"Coffee today is like God in the Old Testament". Image: Michelangelo (fresco in the Sistine Chapel).
Thursday, 26 May 2016
Wednesday, 25 May 2016
|Light as a feather, by Louise Thomas, May 2016.|
I don't doodle enough. I suffer from lack of patience sometimes - it takes too long to get what's in my head out on paper, or the results aren't as I saw them in my mind's eye, so I'm easily put off. I'm constantly abandoning half-finished projects, in pursuit of other seemingly more interesting ones, suffering from what Alvin Toffler described as "overchoice” in Future Shock - a 1970s social critique that hasn't lost legitimacy (indeed the rate of technology change in the decades since Toffler's lament gives him kudos for his prescience). Besides, I could be wasting my time doodling, when I should be working on some fee-paying client's stuff. Which is a somewhat ironic train of thought, as I waste heaps of time mucking around reading friend's Facebook posts and looking at pictures of their food, or watching crime shows on TV and speculating on whodunit. All well and good in moderation, but I can't help but feel that it's all time when I could have been making myself better at something - when did the patience to follow my passions get sucked out of me by mass media distractions?
I suspect that in the last few years I might have become a little bit boring and there have been times when I haven't been too keen on myself or on my life's achievement to date. Getting distracted by stuff helps me to be, well, distracted from myself. But not today. Today I carped the snot out of the diem, I finished up a client's web updates, mopped the disgusting kitchen floor, then had a doodle afternoon - very happy with the feather. Did this blog post. Now I'm going to make a cup of tea and work on my novel. There are good days and bad I guess. This day is a good one. I hope your's was as well.
Wednesday, 18 May 2016
|Image: Mars Global Surveyor (1999), NASA.|
I had a great time at the Tour of the Planets conference over the weekend. Life being what it is (having to coach netball on the Saturday) meant I only arrived fifteen minutes before I was due to go on, but my Wandering planets and the seven-day week talk went off okay, even if I had to wing it a bit when discussing "Sunday" as I'd lost my notes for that particular slide.
I had a bit of friendly heckling from a couple of astronomers sitting off to the side of the lecture hall (Richard Hall and Ian Cooper - you know who you are), who reminded me of the two old guys out of the Muppets, and I told them so at the time. I also had a native Greek speaker (George Moutzouris) sitting in the front row, when, as my luck would have it, my talk was littered with unpronounceable Greek names - which I proceeded to murder in traditional Kiwi fashion. But, far from being a problem, the audience participation in the talk only served to make it more interesting and dynamic, and at least I knew they were listening (unlike the chap right down the back who definitely had his eyes shut). Would I do it again? Absolutely! Getting people clapping after you talk is a powerful endorsement. I felt pretty good afterwards, especially when a few people cornered me at the tea table later and wanted copies of the slides.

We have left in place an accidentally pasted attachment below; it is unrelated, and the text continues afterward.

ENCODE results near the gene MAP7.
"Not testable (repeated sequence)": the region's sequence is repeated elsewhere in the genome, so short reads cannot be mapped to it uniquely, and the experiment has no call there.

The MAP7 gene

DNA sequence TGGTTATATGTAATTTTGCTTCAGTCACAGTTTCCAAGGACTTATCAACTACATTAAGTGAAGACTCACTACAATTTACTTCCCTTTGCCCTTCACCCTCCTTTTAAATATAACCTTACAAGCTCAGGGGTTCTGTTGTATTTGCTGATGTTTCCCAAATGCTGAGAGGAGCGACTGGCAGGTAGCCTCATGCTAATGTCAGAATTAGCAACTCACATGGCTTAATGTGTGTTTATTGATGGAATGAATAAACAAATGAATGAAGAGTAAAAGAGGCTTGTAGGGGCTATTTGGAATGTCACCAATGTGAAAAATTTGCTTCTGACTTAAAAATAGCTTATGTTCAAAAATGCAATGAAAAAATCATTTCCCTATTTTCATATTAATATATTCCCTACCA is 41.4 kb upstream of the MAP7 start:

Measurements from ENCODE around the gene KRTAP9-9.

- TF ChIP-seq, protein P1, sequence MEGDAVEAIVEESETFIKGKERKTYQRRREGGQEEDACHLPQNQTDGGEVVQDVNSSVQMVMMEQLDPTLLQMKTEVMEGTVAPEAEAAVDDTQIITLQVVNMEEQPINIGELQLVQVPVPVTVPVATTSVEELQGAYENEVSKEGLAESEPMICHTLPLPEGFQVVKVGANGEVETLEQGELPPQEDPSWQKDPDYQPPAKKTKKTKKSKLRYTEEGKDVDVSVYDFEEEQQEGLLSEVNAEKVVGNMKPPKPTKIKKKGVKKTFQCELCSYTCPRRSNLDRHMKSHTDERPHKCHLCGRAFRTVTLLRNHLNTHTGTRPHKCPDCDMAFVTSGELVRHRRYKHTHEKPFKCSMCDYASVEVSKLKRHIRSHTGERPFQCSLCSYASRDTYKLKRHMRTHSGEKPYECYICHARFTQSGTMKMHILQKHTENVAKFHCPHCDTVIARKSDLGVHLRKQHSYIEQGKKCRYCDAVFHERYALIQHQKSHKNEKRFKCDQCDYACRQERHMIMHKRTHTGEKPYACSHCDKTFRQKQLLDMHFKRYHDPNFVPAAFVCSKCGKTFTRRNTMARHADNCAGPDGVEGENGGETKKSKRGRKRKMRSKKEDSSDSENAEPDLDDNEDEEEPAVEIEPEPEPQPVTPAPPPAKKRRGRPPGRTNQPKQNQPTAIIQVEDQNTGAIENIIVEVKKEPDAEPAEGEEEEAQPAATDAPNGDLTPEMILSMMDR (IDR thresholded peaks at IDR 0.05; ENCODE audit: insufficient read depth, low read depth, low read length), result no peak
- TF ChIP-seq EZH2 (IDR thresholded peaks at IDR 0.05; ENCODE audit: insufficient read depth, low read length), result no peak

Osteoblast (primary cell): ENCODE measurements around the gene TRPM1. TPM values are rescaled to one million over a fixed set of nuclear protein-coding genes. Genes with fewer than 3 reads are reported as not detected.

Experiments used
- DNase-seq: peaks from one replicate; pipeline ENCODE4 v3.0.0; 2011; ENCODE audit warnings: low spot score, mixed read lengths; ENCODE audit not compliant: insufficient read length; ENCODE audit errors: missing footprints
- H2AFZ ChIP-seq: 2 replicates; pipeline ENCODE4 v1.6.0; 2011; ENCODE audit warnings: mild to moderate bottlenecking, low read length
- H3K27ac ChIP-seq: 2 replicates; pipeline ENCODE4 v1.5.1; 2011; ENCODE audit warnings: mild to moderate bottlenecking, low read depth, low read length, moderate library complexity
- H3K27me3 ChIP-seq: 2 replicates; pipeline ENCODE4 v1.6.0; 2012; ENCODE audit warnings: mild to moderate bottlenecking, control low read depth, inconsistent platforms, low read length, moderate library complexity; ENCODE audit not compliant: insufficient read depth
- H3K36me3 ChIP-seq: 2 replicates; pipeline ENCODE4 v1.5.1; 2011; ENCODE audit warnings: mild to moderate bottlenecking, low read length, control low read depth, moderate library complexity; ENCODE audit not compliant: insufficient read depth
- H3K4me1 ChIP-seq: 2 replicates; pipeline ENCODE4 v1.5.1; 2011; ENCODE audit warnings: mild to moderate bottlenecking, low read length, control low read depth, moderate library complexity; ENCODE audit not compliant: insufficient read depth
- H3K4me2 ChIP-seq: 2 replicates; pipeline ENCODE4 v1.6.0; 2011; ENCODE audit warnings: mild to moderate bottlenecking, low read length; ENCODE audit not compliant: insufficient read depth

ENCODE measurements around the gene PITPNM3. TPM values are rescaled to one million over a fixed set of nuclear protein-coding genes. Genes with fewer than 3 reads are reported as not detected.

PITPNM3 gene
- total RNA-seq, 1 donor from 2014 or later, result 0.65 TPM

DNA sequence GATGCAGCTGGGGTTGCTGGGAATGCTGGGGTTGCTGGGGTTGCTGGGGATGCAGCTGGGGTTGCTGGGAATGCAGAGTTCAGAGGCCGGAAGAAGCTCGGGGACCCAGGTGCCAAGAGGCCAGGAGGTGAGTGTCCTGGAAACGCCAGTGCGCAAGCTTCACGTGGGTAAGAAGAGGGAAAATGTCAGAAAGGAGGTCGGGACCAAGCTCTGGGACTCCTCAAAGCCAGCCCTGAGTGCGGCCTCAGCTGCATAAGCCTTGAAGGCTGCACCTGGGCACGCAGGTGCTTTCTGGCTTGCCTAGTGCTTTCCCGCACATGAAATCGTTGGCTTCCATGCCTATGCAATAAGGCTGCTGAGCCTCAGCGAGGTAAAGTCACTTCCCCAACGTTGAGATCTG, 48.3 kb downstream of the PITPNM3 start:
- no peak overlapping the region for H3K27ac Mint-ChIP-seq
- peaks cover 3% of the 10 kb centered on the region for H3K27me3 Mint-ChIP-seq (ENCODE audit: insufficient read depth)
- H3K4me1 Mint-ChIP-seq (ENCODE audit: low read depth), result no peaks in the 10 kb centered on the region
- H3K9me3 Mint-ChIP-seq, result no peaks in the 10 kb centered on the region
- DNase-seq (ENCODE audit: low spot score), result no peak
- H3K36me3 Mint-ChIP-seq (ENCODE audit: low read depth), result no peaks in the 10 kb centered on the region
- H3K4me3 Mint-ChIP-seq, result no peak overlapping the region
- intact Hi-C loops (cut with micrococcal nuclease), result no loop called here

I managed to catch a couple of talks after mine, I especially loved a talk by Richard Hall on the Martian Chronicles. At one point he was talking about pareidolia, a human need to see pattern in random data, the reason why we see faces in things like clouds and trees etc. He had a series of quite famous photos of the Martian surface which showed images that we have identified as having "things" in them - like a woman sitting on a rock, hearts, a finger, Mickey Mouse, WWII helmets, faces, etc.
|Image: NASA / JPL-Caltech / MSSS file|
He showed an image of Mars' Galle crater which I have no memory of ever seeing before. Made me smile, I can tell you. If there is a supreme being - they have a sense of humour.
Tuesday, 10 May 2016
Celestial observations to mark the passing of time have been used since the dawn of human kind. Early humans counted off the number of Suns to mark the days, followed by the changing phases of the Moon, which repeats approximately every 30 days, to mark longer periods, after all, it was easy to count the number of full or new moons that elapsed since or leading up to some big event. We observed seasons and the changing patterns of the Sun and star movements to mark the passing of a year, and from prehistory used this not only for migration, hunting and agricultural planning, but to mark how old our children were and to record and observe their transition into adulthood. These early observations of the world around and sky above of course laid the foundations for development of the calendar, that, with some variations throughout history, we would eventually use to divide the year into months, weeks and days. But what are the origins of the seven-day week as a division of time? It seems that this too, at least in ancient European and Mesopotamian cultures, was also rooted in astronomical observations.
I'll have the pleasure of giving a talk about the origins of the seven-day week and the significance of the order of the days at an upcoming astronomy conference on 13-15 May at Stonehenge Aotearoa in New Zealand's beautiful Wairarapa. Great dark skies and plenty of chance for observing if the weather holds - it's been a beautiful autumn so far, with plenty of opportunity for observing the planets. Jupiter in particular has been holding sway in the early evening in the Northern sky. The conference will be a great opportunity for me to show off my newly developed astrophotography skills.